Robert B. Gagosian
Robert B. Gagosian President & CEO of the Consortium for Ocean Leadership
We have explored about 5 to 7 percent of the ocean floor and about a half a percent of the ocean itself. In the deep ocean, it is even less. Part of it is because it is so hard to get to. I am somewhat optimistic that we will be learning more and more because of robotics -- the autonomous vehicles that are out there are really quite extraordinary. There is a program called the ARGO Project. There are 3000 the floats that go up and down the ocean everyday collecting data, mostly temperature data.
They were designed for global warming studies, and about every 10 days, they came up to the top of the surface and send the data back and go down again. I think it is pre-programmed and they can be programmed when they come up to the surface by satellites. There is pretty extraordinary when you think about 3000 all over the world's oceans. They are designed to last about five years. That is not very long, but as the technology gets better and better, we are going to be able to do more and so I am pretty optimistic about the ability to take a quantum leap in our understanding of the ocean water as new sensors come on board in the future. The countries are creating more and more of these observatories.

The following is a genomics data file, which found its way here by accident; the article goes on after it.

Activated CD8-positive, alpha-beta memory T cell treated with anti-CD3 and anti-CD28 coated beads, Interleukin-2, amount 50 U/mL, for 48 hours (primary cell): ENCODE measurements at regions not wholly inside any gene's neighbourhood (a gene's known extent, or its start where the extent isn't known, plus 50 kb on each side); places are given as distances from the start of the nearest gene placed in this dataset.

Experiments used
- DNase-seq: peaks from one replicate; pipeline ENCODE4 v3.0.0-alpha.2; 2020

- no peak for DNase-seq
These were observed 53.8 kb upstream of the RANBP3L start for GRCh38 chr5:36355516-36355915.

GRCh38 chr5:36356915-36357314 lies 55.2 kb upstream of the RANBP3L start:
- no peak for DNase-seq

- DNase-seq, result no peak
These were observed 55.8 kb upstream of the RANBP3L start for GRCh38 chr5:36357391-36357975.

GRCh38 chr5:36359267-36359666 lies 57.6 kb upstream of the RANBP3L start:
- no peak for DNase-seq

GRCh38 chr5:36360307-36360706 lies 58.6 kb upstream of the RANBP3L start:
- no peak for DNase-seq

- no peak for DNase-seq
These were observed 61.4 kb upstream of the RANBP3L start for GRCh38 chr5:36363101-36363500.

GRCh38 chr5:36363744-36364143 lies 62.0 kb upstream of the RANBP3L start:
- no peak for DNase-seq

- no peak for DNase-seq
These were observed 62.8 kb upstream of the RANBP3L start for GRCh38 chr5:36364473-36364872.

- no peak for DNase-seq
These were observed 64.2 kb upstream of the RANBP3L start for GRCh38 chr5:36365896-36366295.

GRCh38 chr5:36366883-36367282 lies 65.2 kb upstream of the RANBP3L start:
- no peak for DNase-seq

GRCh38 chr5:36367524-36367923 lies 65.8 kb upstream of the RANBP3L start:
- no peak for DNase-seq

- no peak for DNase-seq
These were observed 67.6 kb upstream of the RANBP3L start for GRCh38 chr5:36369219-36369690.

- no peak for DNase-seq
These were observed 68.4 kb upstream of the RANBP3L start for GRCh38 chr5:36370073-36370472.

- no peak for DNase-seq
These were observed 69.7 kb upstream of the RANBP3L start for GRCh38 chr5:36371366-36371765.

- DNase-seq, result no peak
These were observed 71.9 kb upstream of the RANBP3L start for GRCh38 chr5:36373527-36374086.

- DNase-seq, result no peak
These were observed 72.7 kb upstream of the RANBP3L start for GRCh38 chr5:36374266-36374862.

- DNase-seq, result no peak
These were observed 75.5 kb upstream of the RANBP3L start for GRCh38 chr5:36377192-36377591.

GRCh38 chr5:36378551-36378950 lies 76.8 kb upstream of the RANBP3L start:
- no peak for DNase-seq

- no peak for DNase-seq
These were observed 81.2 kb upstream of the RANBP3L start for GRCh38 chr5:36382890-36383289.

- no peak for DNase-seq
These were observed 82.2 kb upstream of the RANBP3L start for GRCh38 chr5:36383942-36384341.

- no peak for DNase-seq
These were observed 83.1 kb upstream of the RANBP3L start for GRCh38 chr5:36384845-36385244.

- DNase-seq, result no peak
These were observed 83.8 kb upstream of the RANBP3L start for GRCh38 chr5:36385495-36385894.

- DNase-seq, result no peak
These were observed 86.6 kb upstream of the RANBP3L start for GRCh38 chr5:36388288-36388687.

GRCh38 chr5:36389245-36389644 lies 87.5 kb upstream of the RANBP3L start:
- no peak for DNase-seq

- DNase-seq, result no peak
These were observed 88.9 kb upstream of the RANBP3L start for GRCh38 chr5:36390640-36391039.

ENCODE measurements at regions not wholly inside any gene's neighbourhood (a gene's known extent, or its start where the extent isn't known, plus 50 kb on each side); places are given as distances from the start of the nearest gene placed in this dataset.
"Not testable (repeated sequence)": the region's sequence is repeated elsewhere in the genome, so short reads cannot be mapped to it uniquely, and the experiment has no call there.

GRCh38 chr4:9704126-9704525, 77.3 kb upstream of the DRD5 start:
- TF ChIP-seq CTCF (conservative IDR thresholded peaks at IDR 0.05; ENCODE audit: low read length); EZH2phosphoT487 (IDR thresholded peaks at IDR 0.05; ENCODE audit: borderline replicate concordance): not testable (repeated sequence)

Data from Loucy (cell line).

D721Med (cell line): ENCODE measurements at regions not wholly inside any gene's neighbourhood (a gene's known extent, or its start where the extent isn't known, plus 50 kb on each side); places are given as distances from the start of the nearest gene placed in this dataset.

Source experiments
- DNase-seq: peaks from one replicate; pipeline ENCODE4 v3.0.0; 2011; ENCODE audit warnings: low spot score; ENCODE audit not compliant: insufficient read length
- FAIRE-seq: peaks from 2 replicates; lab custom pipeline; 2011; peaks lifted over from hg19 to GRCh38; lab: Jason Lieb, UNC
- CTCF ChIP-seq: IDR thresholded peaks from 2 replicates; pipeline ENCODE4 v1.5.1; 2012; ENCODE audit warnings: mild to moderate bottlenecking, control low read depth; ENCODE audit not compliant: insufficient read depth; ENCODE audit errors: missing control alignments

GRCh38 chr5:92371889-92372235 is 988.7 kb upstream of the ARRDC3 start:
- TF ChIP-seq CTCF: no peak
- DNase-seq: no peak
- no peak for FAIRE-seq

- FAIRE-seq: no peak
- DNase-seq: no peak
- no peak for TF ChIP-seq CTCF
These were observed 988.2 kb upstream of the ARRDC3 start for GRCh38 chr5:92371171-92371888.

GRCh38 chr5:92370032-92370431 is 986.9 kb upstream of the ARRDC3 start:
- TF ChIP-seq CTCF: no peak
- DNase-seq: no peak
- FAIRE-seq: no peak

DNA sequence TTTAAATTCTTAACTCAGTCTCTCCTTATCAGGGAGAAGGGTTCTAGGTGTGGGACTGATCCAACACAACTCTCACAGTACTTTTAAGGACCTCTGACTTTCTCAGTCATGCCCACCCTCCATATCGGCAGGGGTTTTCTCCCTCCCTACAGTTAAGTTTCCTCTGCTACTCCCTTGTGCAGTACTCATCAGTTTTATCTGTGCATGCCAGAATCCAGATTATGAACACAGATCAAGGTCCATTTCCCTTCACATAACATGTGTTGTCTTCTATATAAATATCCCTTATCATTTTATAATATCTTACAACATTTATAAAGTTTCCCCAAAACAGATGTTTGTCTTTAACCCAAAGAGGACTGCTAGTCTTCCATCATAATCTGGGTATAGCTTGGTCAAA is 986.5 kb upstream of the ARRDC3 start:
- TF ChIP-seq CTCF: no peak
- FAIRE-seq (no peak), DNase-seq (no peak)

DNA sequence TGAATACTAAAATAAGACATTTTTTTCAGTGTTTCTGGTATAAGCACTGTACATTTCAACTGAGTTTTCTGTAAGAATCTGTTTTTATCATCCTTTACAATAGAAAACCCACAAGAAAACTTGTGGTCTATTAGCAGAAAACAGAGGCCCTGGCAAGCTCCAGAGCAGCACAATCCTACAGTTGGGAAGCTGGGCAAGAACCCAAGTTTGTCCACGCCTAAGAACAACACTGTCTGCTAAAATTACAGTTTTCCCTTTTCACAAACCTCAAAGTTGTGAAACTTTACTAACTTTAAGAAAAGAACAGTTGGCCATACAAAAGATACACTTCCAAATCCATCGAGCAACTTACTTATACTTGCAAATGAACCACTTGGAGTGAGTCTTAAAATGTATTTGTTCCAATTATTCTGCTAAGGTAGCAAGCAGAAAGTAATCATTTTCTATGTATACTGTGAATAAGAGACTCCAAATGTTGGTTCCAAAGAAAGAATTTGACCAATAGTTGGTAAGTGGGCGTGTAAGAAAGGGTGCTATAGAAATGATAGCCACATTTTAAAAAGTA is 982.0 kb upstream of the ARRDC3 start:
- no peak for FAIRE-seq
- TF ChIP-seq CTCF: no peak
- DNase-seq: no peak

At Ocean Leadership, we manage the Ocean Observatories Initiative (OOI), which is really quite extraordinary. It is a $400 million major construction project and what it will do is create four global sites in the Eastern North Pacific, the Western North Atlantic, off of Chile and off of Argentina. These are the areas where the major systems occur with respect to watching and monitoring climate change. These are not one or two moorings, there are series of moorings and they'll have buoys attached to them. They have a lot of instrumentation on them, but in addition, they'll have robotic vehicles and autonomous vehicles that will go up and down from the ocean surface down to the bottom. They will power up in these garages and send their data back and then go off, much like a Mars lander. So it is pretty exciting, this new technology that is being developed that will afford us this opportunity to have a window to the oceans and the oceans' changes.
There will be sites off the coast, one off of Northwest that will be a cabled observatory. So if you experiment, you can plug into that, and it will also be a great earthquake monitoring system for the Northwest.
What role does bioluminescence play in deep-sea ecosystems?
Answered by Bruce Robison
Are we overfishing very old populations of fish?
Answered by Daniel Pauly
How can you track the behavior of a great white shark?
Answered by John O'Sullivan